David No­ton On Lo­ca­tion

Grab your ther­mals and join David No­ton as he walks around the im­pos­ing, but his­tor­i­cally rich city of Ber­lin to pho­to­graph all of its cul­tural won­ders

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Grab your ther­mals and head out into the freez­ing city of Ber­lin with David

Limp flags are the bane of the travel pho­tog­ra­pher. A brightly coloured flag flut­ter­ing in the frame is al­ways a handy strat­a­gem, but this af­ter­noon both the gi­ant Ger­man tri­colour and the stars of the Euro­pean Union are hang­ing for­lornly on their poles in front of the Re­ich­stag. It’s raining, and de­spite it be­ing only 3pm the gloom of a win­ter’s day that never re­ally got go­ing is fad­ing. I’m at ISO3200 and will need to go higher soon. Af­ter three days pound­ing the pave­ments I’m foot sore in a way only a city can in­duce. Yet de­spite the droop­ing flags, dis­mal weather and weary bones I’m ec­static. This trip couldn’t have gone bet­ter.

It’s my last shoot, early to­mor­row I fly home af­ter three in­ten­sive days. Why Ber­lin? Well, I of­ten try and com­bine my two main in­ter­ests; his­tory and pho­tog­ra­phy, and Ber­lin does have rather a lot of the for­mer. What’s more I’d not been here for more than 27 years. At that point the Wall had only just come down and the coun­try re­uni­fied…

On my first morn­ing, as the early morn­ing sun­light bathed the Ber­liner Dom, I briefly wished I had some­thing wider than my 35mm prime, be­fore sternly ad­mon­ish­ing my­self. No; the whole point of com­ing with just a body and two lenses was to en­gen­der a sim­pler ap­proach. I com­posed, and waited. What for? Some­thing, some­one…

Two hours later I was traips­ing around the his­toric heart of Ber­lin in a tour group du­ti­fully fol­low­ing Kevin, our guide. I nor­mally avoid be­ing led by the hand like the plague, but a walk­ing tour of Ber­lin’s his­toric land­marks seemed a handy way of lo­ca­tion search­ing with a his­toric over­view thrown in, and so it tran­spired.

The group was a multi-na­tional one with Sin­ga­pore­ans, Aussies, Amer­i­cans, Greeks, Ir­ish and the in­evitable Brits – all freez­ing to death as we stood in front of the Altes Mu­seum lis­ten­ing to Kevin talk­ing about the ori­gins of Bran­den­burg in what was then part of the Holy Ro­man Em­pire. To pla­gia­rize Voltaire; the em­pire was nei­ther holy, Ro­man or an em­pire.

A lone man on his phone wan­dered through my frame and my shut­ter chat­tered. Roam­ing the city with­out a tri­pod and burly bag was lib­er­at­ing and fun! It’s tempt­ing to bring more glass; the TS-ES would have been use­ful, but I stuck to my guns.

By early-af­ter­noon our num­bers were dwin­dling and Kevin’s ex­pla­na­tions were get­ting briefer. We all dis­persed at Gen­dar­men­markt and I headed for the near­est café to rekin­dle my tem­per­a­ture. The tour had worked though; I even en­joyed it.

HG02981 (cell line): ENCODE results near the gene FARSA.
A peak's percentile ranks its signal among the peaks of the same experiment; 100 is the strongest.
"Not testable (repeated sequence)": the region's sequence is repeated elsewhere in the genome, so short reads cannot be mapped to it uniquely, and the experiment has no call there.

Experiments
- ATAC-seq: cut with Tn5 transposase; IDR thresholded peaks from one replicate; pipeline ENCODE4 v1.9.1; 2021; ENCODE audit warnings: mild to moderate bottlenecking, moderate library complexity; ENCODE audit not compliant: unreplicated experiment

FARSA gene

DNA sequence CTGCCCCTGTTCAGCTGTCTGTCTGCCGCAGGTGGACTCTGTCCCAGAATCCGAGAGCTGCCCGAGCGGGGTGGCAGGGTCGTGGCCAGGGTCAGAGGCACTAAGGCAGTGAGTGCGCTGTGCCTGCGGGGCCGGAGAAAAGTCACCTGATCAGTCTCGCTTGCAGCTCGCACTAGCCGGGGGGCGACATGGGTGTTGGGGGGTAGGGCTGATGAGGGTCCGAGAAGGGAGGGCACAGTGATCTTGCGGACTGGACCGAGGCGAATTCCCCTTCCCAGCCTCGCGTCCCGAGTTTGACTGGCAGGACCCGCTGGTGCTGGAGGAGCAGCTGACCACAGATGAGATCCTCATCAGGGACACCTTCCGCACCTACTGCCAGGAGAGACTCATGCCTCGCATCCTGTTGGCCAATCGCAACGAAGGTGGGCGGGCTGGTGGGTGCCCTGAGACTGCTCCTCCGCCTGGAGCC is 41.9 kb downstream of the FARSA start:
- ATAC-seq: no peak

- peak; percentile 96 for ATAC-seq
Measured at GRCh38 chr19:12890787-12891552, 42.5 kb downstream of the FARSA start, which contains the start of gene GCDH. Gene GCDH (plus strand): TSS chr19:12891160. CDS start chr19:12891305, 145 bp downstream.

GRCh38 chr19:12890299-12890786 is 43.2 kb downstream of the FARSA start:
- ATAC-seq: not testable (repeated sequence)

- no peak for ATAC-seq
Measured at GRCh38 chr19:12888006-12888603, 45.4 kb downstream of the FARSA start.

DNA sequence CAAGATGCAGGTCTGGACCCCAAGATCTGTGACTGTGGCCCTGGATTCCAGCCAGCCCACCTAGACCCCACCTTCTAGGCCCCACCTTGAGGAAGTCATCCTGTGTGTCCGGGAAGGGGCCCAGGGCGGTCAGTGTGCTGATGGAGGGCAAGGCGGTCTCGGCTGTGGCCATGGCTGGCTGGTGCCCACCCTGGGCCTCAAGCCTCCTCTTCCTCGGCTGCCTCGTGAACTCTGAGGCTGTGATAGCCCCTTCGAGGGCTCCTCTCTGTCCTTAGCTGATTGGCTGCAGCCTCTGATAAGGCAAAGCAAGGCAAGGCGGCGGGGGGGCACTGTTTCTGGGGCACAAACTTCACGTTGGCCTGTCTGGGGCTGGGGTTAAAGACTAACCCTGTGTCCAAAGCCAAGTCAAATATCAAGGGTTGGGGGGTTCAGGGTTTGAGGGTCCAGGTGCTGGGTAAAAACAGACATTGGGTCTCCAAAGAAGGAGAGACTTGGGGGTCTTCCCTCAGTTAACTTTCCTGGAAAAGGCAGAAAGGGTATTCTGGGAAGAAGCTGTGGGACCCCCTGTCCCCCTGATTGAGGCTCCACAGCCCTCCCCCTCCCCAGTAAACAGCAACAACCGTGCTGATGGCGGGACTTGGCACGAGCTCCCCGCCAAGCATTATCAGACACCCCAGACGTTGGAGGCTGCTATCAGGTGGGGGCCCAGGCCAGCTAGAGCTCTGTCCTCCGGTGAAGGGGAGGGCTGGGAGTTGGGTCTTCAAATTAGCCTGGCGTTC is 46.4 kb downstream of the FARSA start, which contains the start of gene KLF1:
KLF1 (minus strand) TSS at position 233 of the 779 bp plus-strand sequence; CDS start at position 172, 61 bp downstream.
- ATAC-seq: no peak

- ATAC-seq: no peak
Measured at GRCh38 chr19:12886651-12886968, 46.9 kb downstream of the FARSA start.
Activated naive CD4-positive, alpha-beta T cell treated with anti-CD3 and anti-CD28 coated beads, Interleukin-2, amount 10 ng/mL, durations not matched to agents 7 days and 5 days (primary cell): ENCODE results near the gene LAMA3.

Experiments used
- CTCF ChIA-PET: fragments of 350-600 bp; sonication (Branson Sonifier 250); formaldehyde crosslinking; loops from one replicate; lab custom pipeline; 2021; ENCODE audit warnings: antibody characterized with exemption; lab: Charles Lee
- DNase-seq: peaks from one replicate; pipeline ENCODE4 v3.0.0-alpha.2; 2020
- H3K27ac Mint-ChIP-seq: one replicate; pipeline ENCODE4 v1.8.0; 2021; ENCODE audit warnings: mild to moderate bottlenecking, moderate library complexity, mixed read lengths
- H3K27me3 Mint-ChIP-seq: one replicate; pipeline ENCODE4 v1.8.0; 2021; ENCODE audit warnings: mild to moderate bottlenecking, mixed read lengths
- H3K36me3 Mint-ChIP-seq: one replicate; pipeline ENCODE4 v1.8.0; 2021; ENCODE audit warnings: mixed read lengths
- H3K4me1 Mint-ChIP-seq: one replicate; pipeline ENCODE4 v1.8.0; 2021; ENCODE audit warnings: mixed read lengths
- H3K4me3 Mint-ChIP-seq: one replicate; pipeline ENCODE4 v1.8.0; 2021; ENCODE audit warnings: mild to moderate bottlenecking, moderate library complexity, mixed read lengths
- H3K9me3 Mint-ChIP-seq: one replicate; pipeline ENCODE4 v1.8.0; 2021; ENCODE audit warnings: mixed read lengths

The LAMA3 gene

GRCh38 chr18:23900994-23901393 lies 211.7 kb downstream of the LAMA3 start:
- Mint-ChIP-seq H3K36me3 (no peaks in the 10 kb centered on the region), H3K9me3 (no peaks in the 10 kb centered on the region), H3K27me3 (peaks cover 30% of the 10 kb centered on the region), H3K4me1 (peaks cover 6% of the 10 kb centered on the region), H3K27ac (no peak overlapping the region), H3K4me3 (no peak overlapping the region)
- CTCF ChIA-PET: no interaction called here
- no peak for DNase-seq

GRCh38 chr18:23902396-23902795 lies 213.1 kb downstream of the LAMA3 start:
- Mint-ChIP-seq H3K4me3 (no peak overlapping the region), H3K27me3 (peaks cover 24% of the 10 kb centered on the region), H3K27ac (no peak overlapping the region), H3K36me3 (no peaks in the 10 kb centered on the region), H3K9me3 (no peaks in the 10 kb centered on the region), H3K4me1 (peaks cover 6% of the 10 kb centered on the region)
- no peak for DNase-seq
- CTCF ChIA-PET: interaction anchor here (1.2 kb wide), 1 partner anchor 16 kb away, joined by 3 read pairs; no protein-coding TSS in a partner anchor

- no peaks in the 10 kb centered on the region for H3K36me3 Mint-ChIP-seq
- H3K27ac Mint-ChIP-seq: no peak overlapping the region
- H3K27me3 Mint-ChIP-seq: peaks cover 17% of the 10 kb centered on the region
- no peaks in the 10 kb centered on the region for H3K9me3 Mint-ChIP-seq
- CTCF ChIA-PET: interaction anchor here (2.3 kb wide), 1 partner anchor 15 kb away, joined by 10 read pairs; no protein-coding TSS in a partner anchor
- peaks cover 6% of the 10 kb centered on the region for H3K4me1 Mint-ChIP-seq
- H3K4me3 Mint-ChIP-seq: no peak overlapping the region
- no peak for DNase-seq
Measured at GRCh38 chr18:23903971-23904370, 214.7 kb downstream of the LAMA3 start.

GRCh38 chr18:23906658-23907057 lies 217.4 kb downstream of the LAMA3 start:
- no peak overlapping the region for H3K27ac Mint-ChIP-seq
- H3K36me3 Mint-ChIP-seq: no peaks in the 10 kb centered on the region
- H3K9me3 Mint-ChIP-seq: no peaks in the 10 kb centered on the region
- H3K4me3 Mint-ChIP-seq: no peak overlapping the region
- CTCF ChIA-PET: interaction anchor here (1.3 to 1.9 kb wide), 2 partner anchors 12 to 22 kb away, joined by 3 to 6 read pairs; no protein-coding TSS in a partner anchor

And so I end back at the Re­ich­stag for the fi­nal ses­sion. The flags never do flut­ter, but I man­age some cap­tures of the im­pos­ing build­ing the Nazis may or may not have burnt down that is now the seat of the Bun­destag.

If you’re not into his­tory, Ber­lin is just an­other Euro­pean city with some im­pos­ing build­ings and good bars. If you are, Ber­lin is end­lessly fas­ci­nat­ing. The city has cer­tainly changed since 1991. There’s now an Es­pi­onage Mu­seum, the Tra­bants have gone, and Check­point Char­lie is a naff tourist at­trac­tion where the Rus­sian hats on sale are fake. But the pub­lic trans­port sys­tem is so ef­fi­cient, and cheap, the loos are clean and the wel­come gen­er­ally warm. I’ve shot nu­mer­ous pass­ing pedes­tri­ans, tourists, cy­clists and I've par­taken in the at­mo­spheric Christ­mas mar­kets which so en­liven the squares. At­mos­phere and jovi­al­ity were not as­pects I re­mem­ber in the bleak East Ber­lin I last vis­ited al­most 27 years ago. But what makes it for me is the his­tory; I’ve been lit­er­ally step­ping over it all week.

Sprachen wie en­glisch? "No one speaks Ger­man here," the bar­man tells me. He steers me to­wards two fun­da­men­tally im­por­tant de­ci­sions; a tall pilsener, and a Bran­den­burg din­ner of goose and dumplings. Sound ad­vice in­deed. I’m so glad I came.

David is an award-win­ning Canon pho­tog­ra­pher with more than 30 years’ pro­fes­sional ex­pe­ri­ence. Dur­ing his ca­reer David has trav­elled to just about ev­ery cor­ner of the globe. In 2012, Canon in­vited David into its Am­bas­sador Pro­gram by des­ig­nat­ing him an Of­fi­cial Canon Ex­plorer. Info and pho­tos at www.david­no­ton.com

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